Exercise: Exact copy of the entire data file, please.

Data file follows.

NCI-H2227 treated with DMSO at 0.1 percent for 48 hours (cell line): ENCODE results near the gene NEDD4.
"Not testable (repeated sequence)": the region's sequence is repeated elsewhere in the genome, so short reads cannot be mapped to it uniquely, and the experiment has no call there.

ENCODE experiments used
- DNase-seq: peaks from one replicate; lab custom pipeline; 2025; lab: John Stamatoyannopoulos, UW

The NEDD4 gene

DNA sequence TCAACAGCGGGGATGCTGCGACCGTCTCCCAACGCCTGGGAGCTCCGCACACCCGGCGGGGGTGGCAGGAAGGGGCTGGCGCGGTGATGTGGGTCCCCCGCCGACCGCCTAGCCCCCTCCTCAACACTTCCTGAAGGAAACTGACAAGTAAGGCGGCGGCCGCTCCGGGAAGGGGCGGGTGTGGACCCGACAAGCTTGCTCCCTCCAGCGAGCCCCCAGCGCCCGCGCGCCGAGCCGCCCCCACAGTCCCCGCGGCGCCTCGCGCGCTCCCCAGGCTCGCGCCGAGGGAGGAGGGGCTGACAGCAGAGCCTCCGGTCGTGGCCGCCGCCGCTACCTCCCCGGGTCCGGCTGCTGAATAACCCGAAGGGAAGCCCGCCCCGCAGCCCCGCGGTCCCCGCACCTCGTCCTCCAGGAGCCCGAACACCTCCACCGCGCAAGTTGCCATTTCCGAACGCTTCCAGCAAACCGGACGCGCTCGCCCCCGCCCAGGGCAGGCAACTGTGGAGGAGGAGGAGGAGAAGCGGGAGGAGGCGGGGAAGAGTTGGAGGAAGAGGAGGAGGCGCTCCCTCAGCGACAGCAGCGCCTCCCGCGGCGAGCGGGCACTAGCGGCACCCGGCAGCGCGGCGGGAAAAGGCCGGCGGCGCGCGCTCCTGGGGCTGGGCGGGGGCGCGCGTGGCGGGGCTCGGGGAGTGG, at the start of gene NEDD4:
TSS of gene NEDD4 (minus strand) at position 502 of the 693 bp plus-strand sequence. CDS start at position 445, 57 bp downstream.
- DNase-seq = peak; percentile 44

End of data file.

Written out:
NCI-H2227 treated with DMSO at 0.1 percent for 48 hours (cell line): ENCODE results near the gene NEDD4.
"Not testable (repeated sequence)": the region's sequence is repeated elsewhere in the genome, so short reads cannot be mapped to it uniquely, and the experiment has no call there.

ENCODE experiments used
- DNase-seq: peaks from one replicate; lab custom pipeline; 2025; lab: John Stamatoyannopoulos, UW

The NEDD4 gene

DNA sequence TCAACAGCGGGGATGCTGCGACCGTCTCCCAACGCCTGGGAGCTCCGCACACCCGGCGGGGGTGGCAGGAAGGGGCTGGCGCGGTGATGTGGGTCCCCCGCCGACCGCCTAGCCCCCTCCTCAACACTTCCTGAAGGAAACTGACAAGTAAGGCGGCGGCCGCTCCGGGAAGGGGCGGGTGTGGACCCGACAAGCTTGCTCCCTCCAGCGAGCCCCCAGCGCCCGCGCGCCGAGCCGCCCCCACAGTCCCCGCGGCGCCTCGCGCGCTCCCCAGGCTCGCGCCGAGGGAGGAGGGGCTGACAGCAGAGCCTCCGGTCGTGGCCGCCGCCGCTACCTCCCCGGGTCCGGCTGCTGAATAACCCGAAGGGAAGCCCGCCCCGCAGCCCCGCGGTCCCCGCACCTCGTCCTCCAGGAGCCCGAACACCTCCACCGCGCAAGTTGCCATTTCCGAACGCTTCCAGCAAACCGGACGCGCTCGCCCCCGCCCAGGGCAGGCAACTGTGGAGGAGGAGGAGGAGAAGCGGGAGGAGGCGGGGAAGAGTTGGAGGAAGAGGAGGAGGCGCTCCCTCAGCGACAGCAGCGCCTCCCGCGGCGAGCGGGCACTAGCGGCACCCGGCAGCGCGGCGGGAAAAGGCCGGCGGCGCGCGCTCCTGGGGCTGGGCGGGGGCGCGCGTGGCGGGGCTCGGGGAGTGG, at the start of gene NEDD4:
TSS of gene NEDD4 (minus strand) at position 502 of the 693 bp plus-strand sequence. CDS start at position 445, 57 bp downstream.
- DNase-seq = peak; percentile 44